What is the real meaning of this policy?
At one extreme, there is the interpretation that the Soviet Communists, who have read Clausewitz, see “peaceful coexistence” as the continuation of cold war by other means. It is the interpretation put forward recently by a distinguished panel of British Sovietologists and political scientists in a special report on “The Peacetime Strategy of the Soviet Union” for London’s prestigious Institute for the Study of Conflict. It is also a view the British Government wants no one to overlook. Copies of the 83-page I.S.C. volume, which sells for $7.50, are handed out free of charge to correspondents at the Mutual Force Reduction talks in Vienna who seek out the British position.
The I.S.C. study is predominantly an account of current Soviet and Soviet-encouraged subversion, espionage and political warfare in Western Europe and elsewhere in the noncommunist world. The British Government’s interest in the report makes its conclusions, stated in the introductory sections, worth quoting at some length:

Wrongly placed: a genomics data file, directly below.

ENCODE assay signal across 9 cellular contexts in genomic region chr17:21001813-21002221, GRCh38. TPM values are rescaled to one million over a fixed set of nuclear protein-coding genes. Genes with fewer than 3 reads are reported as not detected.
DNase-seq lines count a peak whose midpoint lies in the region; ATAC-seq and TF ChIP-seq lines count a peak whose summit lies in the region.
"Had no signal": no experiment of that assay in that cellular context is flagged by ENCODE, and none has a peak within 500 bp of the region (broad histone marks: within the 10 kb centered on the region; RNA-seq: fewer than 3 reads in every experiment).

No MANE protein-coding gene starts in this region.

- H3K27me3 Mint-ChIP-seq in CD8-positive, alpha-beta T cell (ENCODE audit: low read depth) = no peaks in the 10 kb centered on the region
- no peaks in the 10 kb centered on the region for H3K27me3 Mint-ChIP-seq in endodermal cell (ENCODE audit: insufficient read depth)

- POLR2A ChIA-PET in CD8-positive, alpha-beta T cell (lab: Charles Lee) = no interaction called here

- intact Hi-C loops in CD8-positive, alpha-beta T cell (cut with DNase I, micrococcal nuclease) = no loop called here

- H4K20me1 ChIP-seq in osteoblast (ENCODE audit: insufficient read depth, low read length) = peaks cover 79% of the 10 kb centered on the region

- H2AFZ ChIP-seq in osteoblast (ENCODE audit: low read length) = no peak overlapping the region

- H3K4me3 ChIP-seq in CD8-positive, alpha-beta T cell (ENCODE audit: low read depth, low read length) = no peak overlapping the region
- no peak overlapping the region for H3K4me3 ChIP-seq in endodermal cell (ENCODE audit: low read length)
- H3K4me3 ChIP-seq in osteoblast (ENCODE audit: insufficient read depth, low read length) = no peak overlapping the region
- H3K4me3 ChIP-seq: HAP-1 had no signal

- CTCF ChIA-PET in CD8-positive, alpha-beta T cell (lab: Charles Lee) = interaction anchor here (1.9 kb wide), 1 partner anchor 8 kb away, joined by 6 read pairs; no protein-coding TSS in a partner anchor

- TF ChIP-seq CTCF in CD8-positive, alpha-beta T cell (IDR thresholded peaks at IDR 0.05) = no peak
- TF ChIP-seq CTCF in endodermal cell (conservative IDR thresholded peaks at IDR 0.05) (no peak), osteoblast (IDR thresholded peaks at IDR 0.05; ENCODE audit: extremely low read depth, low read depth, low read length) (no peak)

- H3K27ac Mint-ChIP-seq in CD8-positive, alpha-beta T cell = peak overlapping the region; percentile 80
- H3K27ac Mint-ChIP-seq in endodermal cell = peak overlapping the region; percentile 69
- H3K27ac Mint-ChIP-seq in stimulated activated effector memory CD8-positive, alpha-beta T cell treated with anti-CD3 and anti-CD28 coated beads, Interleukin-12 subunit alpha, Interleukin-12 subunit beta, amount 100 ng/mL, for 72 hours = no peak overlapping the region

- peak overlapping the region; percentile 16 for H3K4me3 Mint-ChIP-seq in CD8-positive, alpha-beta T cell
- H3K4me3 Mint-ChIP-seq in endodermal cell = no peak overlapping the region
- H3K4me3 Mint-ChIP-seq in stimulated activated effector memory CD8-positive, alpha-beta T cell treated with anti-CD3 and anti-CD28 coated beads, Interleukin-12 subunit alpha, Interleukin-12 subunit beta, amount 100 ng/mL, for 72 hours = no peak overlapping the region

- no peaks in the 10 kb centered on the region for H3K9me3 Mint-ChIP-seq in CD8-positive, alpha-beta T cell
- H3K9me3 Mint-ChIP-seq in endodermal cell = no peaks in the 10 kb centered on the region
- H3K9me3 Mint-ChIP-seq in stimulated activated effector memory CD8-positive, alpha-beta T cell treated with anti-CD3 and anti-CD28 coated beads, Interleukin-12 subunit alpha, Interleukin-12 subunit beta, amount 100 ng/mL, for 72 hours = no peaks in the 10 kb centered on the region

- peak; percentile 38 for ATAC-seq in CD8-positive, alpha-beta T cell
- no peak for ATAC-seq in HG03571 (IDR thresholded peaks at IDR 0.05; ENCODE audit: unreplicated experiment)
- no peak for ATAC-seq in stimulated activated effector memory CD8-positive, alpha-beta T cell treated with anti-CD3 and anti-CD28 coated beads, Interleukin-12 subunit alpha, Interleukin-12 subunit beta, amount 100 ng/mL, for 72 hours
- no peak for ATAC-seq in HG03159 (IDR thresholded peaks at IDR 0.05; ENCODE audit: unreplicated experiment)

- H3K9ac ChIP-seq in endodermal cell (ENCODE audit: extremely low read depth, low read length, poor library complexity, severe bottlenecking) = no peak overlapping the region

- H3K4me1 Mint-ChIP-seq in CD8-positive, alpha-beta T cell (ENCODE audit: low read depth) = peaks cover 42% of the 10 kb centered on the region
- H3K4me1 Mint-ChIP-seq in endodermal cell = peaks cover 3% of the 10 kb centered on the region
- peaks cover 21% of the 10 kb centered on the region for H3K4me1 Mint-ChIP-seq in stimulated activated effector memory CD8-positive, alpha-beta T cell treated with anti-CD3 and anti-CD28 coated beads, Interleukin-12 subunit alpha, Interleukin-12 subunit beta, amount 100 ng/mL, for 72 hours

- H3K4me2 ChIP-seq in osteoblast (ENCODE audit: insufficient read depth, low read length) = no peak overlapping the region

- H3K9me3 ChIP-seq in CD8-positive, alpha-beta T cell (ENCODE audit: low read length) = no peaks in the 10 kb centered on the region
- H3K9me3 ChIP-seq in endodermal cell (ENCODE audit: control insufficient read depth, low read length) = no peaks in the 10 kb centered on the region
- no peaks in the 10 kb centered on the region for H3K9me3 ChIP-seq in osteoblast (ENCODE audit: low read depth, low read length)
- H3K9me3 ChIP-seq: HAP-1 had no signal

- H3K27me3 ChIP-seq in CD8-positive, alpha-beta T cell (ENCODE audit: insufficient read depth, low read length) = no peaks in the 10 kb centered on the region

“Fifty-six years after the Revolution, the government of the Soviet Union is a self-perpetuating autocracy, whose principal aim is to maintain itself in power …Its second objective is to expand this power…because the Soviet rulers believe that their system is destined, both dialectically and historically, to triumph over all others.
This secondary objective is pursued in ways which the Soviet leaders do not consider likely to jeopardize the first…. Activities which might lead to nuclear war with the United States are clearly too risky to be practicable for a regime that is not obliged to expand in order to remain in power. The conventional defenses of Western Europe, fortified by an integrated U.S. presence, are also strong enough to make the risks of a conventional invasion of Western Europe greater than any prospective gains….
“A basic change of strategy was therefore required for the period in which the industrial democracies have not collapsed from within and cannot be overthrown by invasion. To meet this situation, the Soviet rulers evolved the policy of a period — theoretically temporary but of indefinite duration — of non-warlike opposition to Western “imperialism termed “peaceful coexistence.” The concept was inherent in Khrushchev’s assertion in 1956…that “there is no fatal inevitability of war”…Khrushchev used the term “peaceful coexistence” at the 21st Party Congress in 1959. But it was not formally spelled out until 1961, when it was…adopted by the 22nd Congress.